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I spent two years in the military service, then I trudged around in repertory for quite a while. I somehow wound up at the National Theatre, though, and then I was definitely on my way.
When I was about 6, my cousin was very active in a Filipino repertory company, doing musicals and plays. Her aunt was one of the founders of the company, and she told my mom that there were these auditions for 'The King and I,' and that they needed kids. I auditioned, got in and the love affair started from there and just kept going.
I've always been short and stocky. So when I got into repertory theatre after graduation, I found myself doing character roles: because of my deep voice, shape and height, I was playing 40-year-old, 50-year-old roles at the age of 23.
In 1969, I wrote a musical called 'Mother Earth.' It was a rock musical with an ecology theme. We did it at the South Coast Repertory Theatre in Southern California where I was a member. It was a smash hit in this small theater.
The sage belongs to the same obsolete repertory as the virtuous maiden and the enlightened monarch.
Repertory theater is all about being part of the whole, one of the many colors in this vast palette.
I was a repertory actor, which meant that I did a play every week. I was a different character every week; for a year, I was doing 40 or 50 characters.
The one thing you can ask, I think, is that actors get paid a living wage. I would like it if all the repertory theatres that currently exist could do that. It would make a huge difference.
Ballet in September used to be dead as a dodo. Now, with City Ballet's ingenious decision to give us four weeks of repertory in the early fall, having cut down on the relentlessly long spring season when dancers, critics and audiences droop on the vine, we wake up after the dog days of August with something to look at.
I wanted to be a classical actress. I plodded along. I went to junior college in San Francisco, I was in a Repertory Company. My hero was Eva Le Gallienne, who was a great theater actress at the turn of the century who created her own company, and she wrote these hilarious autobiographies at the time.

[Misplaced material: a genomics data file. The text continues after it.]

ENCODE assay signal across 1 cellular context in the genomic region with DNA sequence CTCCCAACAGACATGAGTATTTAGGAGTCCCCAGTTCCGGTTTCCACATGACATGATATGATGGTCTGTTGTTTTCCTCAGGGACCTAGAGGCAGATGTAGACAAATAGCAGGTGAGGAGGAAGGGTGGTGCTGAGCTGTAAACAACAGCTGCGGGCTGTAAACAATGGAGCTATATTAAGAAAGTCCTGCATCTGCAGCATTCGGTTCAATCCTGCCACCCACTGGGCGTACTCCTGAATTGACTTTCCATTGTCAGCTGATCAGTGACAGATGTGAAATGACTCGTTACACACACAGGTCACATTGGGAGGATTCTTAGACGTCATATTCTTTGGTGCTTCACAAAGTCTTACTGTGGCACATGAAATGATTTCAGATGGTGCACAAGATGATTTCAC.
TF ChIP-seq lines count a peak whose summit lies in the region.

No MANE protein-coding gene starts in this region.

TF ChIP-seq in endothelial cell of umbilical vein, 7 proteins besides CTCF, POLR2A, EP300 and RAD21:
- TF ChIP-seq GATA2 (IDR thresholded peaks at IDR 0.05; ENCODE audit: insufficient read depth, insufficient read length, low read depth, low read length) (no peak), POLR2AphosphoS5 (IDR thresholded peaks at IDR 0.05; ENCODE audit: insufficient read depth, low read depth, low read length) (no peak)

I was in the movies. I danced, I sang, I learned to work in front of a camera. It was like being in a repertory company.
Peter Hall was just organizing the Royal Shakespeare Company. It was going to be an ensemble, it was going to be in repertory, it was going to have a home in London as well as in the Midlands, and all of those things were happening at that time.
I applied to American Repertory School up at Harvard at got in.
This is an age of specialization, and in such an age the repertory theater is an anachronism, a ludicrous anachronism.
Minnie Maddern Fiske
Running my show is really like an actor being in repertory but where, in one day in one performance, you do scenes from a drama, a farce, a low comedy and a tragedy.
When I left Cambridge, I applied to regional repertory theaters in the U.K. and got accepted by one of them... And here I am, still at it.
Every great dance company, even when it seems poised in perfect balance, needs constant renewal of both repertory and performers.
The heart of the classical repertory is the Tchaikovsky-Petipa 'Sleeping Beauty,' and no ballet is harder to get right.
After all these years of saying the same thing about the Alvin Ailey company - terrific dancers, awful repertory - I'm finally accepting the inevitable: I'm not going to change my mind, and they're not going to change their ways. And why should they, given their juggernaut success all over the world?
It's important that we have the traditional operas and the repertory, but we should also have something new.
Then I left school at 16 and worked in Perth Repertory Theatre, which was quite nearby where I lived. And I worked there for about six or seven months, as part of the stage crew.
I come out of repertory theatre so I've been working under pressure my whole career.
Between New York and L.A., and all of us who are actors, I feel like we're just one big, cast repertory company, all running back and forth between the coasts and between different shows. There is a wealth of great character actors, who show up, here and there, on different shows. I love the fact that we're allowed to do that.
When I was beginning, a young actor could go from repertory company to repertory company. I did that and loved it. I was also lucky.
I came out of repertory theater, where I worked 50 weeks a year, and I loved working with the people.
Leonardo da Vinci
A. P. J. Abdul Kalam
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